Researchers at the University of Sydney have found that the relationship between the tissue-sucking Varroa mite and virulence of a virus of honey bees, has most likely been misunderstood.
The study challenges the long-held belief that the parasitic Varroa mite -- a mite that sucks the tissue of honey bees -- transmits the Deformed Wing Virus of honeybees and in doing so changes the virus to make it more virulent and deadly.
Australia is the only country in the world to remain free of the Varroa mite. This makes Australian honey and wax valuable because it is free of chemical residues used to eliminate the parasite.
"Australia is the last country on the planet to produce completely pure honey," says Professor Madeleine Beekman from the School of Life and Environmental Sciences at the University of Sydney. "But the mite is highly likely to arrive in Australia on shipping containers so we need to understand how the mite and the virus interact."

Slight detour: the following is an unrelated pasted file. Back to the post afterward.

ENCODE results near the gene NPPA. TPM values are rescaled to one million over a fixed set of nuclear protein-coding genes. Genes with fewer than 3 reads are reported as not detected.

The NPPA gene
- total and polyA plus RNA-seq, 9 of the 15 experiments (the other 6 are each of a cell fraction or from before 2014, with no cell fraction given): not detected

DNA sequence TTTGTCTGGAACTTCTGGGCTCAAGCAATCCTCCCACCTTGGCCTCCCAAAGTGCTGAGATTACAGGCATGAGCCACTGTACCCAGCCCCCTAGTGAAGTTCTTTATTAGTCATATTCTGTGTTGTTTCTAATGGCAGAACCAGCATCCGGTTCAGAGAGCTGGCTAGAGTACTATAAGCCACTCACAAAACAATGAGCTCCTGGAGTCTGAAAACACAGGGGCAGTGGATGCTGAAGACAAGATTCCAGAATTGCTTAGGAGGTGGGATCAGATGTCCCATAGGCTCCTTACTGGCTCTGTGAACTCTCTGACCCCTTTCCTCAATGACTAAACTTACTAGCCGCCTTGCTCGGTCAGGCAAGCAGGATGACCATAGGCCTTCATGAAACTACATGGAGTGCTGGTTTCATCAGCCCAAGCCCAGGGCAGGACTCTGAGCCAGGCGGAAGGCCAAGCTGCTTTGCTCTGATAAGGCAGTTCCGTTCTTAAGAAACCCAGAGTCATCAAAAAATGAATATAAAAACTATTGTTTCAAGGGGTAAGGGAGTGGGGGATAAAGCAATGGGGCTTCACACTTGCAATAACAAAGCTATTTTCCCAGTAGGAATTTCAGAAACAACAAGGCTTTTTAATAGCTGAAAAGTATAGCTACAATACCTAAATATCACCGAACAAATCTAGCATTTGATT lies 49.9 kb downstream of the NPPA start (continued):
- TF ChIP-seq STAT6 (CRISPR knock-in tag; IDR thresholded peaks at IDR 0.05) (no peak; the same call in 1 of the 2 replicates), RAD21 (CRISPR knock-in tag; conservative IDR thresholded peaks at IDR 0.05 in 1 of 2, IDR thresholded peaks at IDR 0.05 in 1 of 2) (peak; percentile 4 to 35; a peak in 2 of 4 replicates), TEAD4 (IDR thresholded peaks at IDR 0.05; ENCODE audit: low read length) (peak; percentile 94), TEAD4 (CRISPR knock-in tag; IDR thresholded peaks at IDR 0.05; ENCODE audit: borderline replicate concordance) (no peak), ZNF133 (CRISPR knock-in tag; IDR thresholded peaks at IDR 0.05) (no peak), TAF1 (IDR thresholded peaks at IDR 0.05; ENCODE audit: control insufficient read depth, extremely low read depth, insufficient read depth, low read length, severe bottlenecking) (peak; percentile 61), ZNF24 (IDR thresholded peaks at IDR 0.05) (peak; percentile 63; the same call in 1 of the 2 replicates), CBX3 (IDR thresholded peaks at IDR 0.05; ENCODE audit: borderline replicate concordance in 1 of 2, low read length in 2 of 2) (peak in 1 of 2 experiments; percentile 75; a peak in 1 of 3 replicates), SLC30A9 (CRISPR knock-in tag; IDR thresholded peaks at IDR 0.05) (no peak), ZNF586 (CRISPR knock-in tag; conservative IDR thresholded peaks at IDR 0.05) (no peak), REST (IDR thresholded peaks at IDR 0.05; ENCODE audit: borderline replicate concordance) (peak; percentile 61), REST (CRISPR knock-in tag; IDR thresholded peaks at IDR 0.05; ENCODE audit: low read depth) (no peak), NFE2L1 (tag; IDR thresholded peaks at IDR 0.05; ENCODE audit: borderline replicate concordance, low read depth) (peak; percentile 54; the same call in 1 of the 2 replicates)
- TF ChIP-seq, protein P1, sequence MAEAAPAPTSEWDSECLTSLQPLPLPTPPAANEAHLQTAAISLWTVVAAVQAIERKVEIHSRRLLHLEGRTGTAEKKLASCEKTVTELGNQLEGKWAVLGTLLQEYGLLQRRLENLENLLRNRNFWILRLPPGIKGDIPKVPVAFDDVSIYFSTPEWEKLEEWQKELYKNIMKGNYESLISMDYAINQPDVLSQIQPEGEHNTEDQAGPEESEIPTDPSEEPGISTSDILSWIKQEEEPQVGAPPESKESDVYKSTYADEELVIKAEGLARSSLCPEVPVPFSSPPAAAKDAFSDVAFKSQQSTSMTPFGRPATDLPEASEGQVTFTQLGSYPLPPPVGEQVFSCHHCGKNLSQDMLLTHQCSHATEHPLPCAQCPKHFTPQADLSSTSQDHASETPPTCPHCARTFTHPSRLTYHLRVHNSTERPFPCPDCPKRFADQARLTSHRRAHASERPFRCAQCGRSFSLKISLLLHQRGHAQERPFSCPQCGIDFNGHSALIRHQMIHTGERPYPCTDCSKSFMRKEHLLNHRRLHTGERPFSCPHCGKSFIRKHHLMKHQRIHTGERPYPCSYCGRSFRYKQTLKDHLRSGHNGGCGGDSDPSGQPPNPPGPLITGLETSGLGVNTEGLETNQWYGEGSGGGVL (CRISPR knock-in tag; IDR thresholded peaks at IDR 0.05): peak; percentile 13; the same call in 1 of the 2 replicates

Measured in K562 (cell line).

Professor Beekman and her team in the Behaviour and Genetics of Social Insects Lab injected honey bee pupae with high levels of Deformed Wing Virus which is carried by the mite to test if the virus was highly virulent due to changes in the transmission route that occurred via the Varroa mite.
The team found the transmission route used by the Varroa mite selects against viruses that are much more virulent than the Deformed Wing Virus, such as Sacbrood virus and Black queen cell virus. These viruses normally suppress Deformed Wing Virus. The elimination of Sacbrood and Black Queencell virus leaves just Deformed Wing Virus, which does not kill the bees.
"Our work therefore changes our understanding of the effect Varroa has on Deformed Wing Virus and the health of honey bee colonies," Professor Beekman said.
"It means we don't have to be scared of the virus. Instead we need to focus on eliminating the mite and reducing its numbers."
Read more about this study at Science Daily.